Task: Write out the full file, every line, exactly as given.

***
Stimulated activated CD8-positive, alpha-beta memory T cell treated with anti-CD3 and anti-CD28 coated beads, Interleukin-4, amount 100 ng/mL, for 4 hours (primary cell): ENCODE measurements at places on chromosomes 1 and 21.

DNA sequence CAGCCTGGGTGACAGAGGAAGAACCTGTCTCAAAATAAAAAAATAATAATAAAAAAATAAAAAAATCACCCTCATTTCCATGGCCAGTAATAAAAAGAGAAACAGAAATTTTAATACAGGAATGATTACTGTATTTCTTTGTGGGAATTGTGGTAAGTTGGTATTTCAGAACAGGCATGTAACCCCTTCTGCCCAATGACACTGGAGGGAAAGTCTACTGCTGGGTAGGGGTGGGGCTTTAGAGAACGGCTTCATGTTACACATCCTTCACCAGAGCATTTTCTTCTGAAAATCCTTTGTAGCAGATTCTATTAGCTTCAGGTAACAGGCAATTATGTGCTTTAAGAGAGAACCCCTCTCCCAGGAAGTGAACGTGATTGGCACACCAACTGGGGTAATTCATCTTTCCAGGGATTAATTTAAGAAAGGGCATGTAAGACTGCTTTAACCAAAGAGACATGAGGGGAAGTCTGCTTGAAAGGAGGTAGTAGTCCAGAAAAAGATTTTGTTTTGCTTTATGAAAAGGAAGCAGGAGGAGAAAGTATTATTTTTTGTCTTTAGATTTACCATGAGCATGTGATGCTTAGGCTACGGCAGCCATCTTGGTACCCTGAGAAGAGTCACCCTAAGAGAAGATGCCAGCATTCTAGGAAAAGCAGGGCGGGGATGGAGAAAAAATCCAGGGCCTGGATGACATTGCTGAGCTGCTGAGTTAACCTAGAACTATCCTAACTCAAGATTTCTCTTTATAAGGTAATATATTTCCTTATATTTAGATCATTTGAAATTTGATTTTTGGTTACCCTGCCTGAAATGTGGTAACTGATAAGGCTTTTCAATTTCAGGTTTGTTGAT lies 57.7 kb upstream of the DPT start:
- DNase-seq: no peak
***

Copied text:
Stimulated activated CD8-positive, alpha-beta memory T cell treated with anti-CD3 and anti-CD28 coated beads, Interleukin-4, amount 100 ng/mL, for 4 hours (primary cell): ENCODE measurements at places on chromosomes 1 and 21.

DNA sequence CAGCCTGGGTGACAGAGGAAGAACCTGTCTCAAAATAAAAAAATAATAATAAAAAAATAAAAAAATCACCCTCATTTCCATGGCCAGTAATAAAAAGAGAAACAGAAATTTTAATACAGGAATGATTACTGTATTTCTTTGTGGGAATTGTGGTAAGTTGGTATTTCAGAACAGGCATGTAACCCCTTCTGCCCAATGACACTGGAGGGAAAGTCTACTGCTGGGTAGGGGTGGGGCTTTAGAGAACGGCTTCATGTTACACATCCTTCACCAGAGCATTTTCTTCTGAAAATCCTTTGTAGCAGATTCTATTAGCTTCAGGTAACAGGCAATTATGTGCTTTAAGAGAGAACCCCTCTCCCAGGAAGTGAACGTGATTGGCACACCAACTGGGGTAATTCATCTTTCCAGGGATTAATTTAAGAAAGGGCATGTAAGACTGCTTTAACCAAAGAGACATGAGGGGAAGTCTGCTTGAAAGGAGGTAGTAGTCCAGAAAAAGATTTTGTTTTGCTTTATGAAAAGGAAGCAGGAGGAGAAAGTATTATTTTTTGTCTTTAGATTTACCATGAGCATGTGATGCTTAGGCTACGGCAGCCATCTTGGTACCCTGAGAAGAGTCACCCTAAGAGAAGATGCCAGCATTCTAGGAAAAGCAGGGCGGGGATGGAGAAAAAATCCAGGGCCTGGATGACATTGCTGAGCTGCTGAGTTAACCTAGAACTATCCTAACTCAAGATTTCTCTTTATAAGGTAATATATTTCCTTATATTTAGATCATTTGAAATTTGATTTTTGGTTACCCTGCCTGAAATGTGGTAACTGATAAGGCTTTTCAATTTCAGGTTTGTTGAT lies 57.7 kb upstream of the DPT start:
- DNase-seq: no peak